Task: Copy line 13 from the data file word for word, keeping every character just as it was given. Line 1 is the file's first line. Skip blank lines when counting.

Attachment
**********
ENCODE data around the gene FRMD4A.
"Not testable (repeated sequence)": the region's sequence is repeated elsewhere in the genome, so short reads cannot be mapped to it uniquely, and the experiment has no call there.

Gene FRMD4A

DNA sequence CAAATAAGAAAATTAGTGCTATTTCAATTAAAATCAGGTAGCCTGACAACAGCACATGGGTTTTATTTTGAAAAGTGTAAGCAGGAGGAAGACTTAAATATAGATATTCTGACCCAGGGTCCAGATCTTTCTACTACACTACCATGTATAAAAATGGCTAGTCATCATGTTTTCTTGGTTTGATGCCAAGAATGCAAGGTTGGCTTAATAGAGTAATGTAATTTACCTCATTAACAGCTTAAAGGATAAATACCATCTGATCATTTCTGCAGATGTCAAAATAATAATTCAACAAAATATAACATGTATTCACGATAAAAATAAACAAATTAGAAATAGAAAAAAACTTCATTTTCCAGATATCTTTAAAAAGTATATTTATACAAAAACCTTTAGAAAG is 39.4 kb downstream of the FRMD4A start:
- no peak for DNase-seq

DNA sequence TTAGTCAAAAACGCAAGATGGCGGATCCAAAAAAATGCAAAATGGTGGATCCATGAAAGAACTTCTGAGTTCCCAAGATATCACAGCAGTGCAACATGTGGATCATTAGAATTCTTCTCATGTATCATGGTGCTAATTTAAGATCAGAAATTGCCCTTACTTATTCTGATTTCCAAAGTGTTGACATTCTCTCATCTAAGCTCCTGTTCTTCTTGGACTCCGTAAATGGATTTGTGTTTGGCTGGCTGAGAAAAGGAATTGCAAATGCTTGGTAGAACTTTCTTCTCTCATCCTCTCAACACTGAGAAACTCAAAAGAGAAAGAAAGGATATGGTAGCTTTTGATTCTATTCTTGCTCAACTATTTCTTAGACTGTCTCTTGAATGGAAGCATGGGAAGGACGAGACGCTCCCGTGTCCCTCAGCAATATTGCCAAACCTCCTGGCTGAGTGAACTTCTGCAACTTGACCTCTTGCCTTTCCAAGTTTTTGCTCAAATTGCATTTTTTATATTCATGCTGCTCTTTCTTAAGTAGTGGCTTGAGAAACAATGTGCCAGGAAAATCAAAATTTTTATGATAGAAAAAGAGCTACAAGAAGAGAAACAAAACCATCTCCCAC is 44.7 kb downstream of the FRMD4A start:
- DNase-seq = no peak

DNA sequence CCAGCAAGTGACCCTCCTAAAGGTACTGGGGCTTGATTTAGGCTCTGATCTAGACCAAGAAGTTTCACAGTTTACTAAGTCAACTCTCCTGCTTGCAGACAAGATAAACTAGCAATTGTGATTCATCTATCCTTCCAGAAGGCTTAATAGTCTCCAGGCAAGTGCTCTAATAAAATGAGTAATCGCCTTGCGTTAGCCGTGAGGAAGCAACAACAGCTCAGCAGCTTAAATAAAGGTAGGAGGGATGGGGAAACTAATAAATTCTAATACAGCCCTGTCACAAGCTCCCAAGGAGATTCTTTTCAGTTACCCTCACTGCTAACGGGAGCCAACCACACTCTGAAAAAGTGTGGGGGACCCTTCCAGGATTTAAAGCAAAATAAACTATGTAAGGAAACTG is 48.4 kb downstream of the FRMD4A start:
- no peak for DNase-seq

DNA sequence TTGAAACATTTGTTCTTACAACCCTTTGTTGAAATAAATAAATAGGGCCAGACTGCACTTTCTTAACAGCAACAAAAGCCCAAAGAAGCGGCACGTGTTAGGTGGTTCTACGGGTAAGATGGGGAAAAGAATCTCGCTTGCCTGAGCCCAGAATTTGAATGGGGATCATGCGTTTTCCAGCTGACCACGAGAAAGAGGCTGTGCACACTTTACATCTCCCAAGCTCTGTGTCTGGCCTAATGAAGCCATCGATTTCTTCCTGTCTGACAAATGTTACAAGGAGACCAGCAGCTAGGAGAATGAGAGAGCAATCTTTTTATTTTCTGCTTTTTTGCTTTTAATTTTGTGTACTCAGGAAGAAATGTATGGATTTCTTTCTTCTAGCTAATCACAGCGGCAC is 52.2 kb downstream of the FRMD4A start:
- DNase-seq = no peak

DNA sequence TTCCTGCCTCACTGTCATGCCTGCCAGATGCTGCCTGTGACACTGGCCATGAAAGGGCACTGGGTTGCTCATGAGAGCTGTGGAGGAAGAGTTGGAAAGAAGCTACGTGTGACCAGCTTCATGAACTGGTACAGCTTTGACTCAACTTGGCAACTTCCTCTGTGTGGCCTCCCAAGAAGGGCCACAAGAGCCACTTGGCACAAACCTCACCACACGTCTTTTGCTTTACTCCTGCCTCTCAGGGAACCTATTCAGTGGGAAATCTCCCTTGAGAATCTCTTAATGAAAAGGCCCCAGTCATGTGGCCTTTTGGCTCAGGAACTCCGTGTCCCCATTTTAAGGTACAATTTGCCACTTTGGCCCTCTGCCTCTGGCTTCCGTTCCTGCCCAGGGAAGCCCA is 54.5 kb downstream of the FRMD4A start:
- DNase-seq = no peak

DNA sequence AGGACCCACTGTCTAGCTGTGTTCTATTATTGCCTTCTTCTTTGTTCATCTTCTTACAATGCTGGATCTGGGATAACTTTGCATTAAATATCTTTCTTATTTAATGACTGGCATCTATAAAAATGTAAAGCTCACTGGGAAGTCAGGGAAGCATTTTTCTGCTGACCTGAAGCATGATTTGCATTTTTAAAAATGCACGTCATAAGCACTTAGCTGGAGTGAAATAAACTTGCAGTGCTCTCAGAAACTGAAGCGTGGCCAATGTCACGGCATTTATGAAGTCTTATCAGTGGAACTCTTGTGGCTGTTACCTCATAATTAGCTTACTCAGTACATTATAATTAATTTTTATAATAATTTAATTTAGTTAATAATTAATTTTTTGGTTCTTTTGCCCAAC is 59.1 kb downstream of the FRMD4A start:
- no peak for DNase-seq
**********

- DNase-seq = no peak